Passports must conform to certain international standards and contain several security features designed to make their forgery as difficult as possible. However, this doesn’t stop people trying and over the last 2 years, passports were the fraudulent documents most commonly shared with our helpdesk team by our customers.
If your organisation wants to protect themselves against document fraud, you should make sure all on-boarding staff are trained in how to check security features and confirm the authenticity of a passport. While true expertise in this field can require years of experience, even just a basic level of training can help your team to flag concerns and recognise the need for further investigation.
There are some checks which can be done with the naked eye, for example:
Look for detailed, high quality gold blocking on the passport cover
Check for evidence of damage behind or around the photograph which may suggest that the photo has been replaced.
Ensure the person in the passport picture clearly shows the same person presenting it. Whilst photos may be up to 10 years old, some personal features never change, such as ear and face shape.
Make sure the date of birth is consistent with the person’s appearance
Check how well the pages are aligned: pages of official passports are trimmed to a standard size and should align with the spine and cover.
Make sure the passport has a number unique to the document on every page and that the numbers are printed consistently
Examine the stitching for empty holes
Look at the printing – is it consistent?
However, other security features may be harder to identify without in-depth and ongoing training or additional technology, including:
The content of the Machine-Readable Zone (MRZ) – two rows along the length of the biodata page – which contains the characters A-Z, 0-9 and the filler character <. This is an algorithm based on the holder’s data, printed with a specific font, which forgers often get wrong. In fact, up to 90% of all fake documents seen by our helpdesk team over the last 2 years failed due to incorrect content within the MRZ.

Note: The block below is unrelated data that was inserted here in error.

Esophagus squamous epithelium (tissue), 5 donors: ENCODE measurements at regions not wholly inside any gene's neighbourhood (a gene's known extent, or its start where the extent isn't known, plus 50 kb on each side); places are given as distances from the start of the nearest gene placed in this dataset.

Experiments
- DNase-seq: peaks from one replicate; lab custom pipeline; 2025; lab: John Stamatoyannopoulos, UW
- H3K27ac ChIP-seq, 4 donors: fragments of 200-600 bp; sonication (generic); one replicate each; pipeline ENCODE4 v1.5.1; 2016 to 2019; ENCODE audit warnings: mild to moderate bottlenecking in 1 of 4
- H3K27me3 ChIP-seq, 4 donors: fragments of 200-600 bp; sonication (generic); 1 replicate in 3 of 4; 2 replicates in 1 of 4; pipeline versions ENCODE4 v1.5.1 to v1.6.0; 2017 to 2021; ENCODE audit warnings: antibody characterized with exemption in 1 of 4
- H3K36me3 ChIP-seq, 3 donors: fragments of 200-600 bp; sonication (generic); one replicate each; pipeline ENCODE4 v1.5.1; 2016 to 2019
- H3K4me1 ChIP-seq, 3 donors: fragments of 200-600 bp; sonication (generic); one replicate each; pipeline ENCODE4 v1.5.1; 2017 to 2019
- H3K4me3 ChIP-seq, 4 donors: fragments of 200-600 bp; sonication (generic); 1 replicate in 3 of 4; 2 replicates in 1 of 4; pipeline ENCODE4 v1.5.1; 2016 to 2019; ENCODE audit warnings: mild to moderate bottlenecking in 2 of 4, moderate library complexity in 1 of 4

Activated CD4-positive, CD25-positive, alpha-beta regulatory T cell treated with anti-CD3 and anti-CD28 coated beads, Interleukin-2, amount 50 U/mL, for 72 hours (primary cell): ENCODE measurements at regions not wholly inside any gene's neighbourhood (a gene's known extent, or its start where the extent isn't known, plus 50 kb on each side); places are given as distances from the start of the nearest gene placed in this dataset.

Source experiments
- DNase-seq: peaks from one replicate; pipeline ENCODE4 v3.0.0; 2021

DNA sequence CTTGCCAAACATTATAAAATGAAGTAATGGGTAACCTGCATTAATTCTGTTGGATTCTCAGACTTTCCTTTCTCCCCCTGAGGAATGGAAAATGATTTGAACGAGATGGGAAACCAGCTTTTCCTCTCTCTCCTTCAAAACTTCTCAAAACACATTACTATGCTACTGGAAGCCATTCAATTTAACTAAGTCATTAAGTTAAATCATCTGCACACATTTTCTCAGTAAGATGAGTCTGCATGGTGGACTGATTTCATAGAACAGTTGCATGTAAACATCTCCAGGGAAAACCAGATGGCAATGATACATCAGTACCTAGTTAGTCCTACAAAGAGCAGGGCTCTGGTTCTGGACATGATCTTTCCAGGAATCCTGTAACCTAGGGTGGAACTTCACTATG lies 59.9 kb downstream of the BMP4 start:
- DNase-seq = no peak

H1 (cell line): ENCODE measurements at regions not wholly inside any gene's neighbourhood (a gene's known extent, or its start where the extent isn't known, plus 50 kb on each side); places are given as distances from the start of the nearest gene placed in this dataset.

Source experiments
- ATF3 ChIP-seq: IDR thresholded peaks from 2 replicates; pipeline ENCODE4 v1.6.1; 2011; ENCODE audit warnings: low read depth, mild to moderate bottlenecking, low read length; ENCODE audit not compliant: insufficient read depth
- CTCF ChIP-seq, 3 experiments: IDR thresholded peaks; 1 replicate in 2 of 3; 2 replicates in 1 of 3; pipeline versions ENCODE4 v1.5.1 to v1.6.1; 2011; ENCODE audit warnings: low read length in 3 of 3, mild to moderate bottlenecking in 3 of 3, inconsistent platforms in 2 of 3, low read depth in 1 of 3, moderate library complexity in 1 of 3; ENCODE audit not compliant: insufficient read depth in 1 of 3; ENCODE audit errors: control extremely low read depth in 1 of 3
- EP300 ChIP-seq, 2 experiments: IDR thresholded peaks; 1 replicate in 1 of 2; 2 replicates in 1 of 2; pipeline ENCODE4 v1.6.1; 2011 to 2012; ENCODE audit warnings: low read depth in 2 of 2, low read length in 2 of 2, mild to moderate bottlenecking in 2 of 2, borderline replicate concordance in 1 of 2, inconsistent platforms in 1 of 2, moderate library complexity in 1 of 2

The way the pages react to ultra violet (UV) light – security documents shouldn’t glow brightly under UV, they should have a dull reaction
Watermarks should have subtle darker and lighter areas and no reaction under UV light
Security printing techniques such as Intaglio printing – raised and rough printing which can be felt by running a finger over the paper – or laser perforations which appear on the biodata page of UK and other passports and can be seen by holding the page up to the light
Security safeguards which can only be seen under ultra-violet light in the laminate around the photograph – unexplained patches of fluorescence behind or around the photograph may indicate excess glue or paper damage
Both standard handheld magnifying glasses and ultra violet (UV) light sources are easy to obtain and can help with the detection of fraudulent documentation. However, it’s also worth considering using electronic validation software to carry out validation checks in a matter of seconds, removing the need for extensive training and giving your organisation peace of mind. Even a relatively simple automated check, such as the service we offer on TrustID Cloud offers a far greater quality of check than a visual check alone for a small cost and very little training.
Want to know more?
Why not download our whitepaper for more details on how to manually check passports?
Tony Machin, CEO
Our CEO since 2013 has led our business through a program of significant upgrades in technology and services and has huge experience helping businesses introduce the right processes for identity document checks.
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